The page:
One afternoon last month, hundreds of students at Timber Creek High School in Orlando poured into the campus’s sprawling central courtyard to hang out and eat lunch. For members of an extremely online generation, their activities were decidedly analog.
Dozens sat in small groups, animatedly talking with one another. Others played pickleball on makeshift lunchtime courts. There was not a cellphone in sight — and that was no accident.
In May, Florida passed a law requiring public school districts to impose rules barring student cellphone use during class time. This fall, Orange County Public Schools — which includes Timber Creek High — went even further, barring students from using cellphones during the entire school day.
In interviews, a dozen Orange County parents and students all said they supported the no-phone rules during class. But they objected to their district’s stricter, daylong ban.
Parents said their children should be able to contact them directly during free periods, while students described the all-day ban as unfair and infantilizing.
“They expect us to take responsibility for our own choices,” said Sophia Ferrara, a 12th grader at Timber Creek who needs to use mobile devices during free periods to take online college classes. “But then they are taking away the ability for us to make a choice and to learn responsibility.”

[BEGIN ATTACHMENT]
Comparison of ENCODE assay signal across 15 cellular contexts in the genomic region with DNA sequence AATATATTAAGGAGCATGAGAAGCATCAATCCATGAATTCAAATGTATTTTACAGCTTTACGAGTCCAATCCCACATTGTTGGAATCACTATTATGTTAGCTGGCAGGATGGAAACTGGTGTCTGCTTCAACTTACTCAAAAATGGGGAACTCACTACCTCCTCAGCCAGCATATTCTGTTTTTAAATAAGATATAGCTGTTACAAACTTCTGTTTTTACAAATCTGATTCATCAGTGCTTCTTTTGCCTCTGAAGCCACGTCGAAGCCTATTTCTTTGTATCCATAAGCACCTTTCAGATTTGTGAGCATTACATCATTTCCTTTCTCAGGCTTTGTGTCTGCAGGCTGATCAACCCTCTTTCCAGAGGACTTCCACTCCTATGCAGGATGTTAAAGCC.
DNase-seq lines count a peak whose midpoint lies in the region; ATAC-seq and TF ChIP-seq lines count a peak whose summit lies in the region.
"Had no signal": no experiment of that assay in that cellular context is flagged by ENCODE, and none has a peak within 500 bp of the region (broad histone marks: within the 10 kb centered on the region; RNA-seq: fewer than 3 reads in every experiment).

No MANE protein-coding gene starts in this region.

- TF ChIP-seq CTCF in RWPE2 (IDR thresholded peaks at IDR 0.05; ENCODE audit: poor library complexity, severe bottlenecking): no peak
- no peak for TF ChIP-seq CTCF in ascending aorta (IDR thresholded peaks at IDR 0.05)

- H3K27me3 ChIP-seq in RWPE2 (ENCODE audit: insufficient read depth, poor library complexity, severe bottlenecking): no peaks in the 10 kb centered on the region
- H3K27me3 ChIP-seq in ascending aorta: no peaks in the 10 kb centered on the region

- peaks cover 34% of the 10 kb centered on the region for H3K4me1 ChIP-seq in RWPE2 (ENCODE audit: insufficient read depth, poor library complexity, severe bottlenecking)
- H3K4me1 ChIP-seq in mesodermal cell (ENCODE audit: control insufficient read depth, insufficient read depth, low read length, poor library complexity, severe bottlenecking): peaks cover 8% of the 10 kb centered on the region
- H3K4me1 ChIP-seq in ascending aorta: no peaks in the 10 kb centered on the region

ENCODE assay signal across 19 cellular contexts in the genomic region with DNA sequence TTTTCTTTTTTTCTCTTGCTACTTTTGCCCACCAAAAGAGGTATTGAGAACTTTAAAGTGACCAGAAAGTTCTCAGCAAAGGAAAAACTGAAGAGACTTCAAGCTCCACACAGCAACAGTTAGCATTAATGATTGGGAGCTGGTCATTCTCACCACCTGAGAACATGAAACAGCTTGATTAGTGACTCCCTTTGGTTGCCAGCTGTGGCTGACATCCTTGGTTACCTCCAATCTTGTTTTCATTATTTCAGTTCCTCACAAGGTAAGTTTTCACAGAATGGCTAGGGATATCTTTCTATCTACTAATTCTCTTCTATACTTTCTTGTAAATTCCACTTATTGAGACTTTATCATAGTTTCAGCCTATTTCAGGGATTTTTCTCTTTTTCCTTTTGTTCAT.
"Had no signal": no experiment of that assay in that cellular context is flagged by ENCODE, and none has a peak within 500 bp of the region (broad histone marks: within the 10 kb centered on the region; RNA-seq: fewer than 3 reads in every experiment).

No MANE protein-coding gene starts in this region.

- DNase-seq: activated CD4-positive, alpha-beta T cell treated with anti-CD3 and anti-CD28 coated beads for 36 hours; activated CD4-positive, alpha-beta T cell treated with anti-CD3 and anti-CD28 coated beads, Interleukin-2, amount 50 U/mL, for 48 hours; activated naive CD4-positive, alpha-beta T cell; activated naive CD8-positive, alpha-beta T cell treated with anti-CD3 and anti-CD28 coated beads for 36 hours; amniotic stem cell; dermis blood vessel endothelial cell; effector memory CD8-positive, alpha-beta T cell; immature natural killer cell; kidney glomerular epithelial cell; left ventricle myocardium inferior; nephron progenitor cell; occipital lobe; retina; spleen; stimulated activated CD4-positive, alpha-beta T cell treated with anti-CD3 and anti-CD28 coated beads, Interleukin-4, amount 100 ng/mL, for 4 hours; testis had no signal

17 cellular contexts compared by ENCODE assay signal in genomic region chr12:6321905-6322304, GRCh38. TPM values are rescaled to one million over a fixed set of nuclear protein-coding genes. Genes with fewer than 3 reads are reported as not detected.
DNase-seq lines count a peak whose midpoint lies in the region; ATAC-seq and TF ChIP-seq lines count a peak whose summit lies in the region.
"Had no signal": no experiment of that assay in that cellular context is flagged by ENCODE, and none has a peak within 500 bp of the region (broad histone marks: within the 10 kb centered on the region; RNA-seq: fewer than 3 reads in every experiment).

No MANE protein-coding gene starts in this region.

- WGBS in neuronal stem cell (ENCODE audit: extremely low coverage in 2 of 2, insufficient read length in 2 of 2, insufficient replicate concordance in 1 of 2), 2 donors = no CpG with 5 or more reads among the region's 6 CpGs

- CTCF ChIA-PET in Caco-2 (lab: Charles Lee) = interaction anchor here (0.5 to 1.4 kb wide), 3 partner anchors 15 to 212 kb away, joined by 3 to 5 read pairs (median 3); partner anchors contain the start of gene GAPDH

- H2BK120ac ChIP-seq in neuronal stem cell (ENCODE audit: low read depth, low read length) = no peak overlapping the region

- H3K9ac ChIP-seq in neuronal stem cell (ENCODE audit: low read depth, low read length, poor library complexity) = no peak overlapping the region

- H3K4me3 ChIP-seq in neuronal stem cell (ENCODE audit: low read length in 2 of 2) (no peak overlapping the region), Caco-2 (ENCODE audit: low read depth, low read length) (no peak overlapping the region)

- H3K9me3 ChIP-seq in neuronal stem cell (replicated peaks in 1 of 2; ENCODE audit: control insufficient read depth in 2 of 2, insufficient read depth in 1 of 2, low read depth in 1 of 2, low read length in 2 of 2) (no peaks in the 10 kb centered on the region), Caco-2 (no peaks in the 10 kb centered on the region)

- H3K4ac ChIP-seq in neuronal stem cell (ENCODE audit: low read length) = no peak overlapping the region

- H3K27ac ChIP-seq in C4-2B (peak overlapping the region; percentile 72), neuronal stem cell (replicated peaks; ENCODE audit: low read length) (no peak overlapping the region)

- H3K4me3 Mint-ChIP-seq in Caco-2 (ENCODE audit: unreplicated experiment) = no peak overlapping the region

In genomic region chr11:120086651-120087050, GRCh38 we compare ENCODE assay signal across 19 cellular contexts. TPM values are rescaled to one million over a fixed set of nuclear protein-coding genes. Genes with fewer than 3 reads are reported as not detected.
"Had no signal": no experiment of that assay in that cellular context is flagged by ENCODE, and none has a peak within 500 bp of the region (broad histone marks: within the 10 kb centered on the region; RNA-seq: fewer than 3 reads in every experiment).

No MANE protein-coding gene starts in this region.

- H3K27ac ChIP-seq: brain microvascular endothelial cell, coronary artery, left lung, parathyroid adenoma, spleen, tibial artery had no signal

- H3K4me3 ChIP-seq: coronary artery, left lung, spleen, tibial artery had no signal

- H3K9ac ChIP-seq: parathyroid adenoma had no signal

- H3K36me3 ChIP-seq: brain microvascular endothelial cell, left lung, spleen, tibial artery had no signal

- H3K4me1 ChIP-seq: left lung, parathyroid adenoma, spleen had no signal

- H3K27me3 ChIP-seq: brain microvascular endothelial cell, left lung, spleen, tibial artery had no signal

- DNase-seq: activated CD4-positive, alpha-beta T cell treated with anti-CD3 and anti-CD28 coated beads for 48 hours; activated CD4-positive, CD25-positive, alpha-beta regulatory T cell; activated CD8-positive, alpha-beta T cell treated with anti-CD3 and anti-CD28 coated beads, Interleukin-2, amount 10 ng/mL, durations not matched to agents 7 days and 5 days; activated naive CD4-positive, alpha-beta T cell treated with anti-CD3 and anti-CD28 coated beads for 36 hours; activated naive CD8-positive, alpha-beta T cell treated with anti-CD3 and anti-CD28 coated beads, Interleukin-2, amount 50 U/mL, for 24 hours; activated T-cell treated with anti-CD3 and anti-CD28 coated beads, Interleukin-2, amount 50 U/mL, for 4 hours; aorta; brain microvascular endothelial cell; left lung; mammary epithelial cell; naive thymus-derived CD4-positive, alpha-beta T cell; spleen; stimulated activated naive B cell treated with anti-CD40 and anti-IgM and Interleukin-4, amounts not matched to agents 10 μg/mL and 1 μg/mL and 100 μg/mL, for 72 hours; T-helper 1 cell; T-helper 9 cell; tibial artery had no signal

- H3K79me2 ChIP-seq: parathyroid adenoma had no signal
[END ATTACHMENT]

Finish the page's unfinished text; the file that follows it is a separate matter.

Like many exasperated parents, public schools across the United States are adopting increasingly drastic measures to try to pry young people away from their cellphones. Tougher constraints are needed, lawmakers and district leaders argue, because rampant social media use during school is threatening students’ education, well-being and physical safety.
In some schools, young people have planned and filmed assaults on fellow students and then uploaded the videos to platforms like TikTok and Instagram. Teachers and principals warn that social apps like Snapchat have also become a major distraction, prompting some pupils to keep messaging their friends during class.
As a result, many individual districts — among them, South Portland, Maine, and Charlottesville City, Va. — have banned student cellphone use throughout the day. Now Florida has instituted a more comprehensive, statewide crackdown.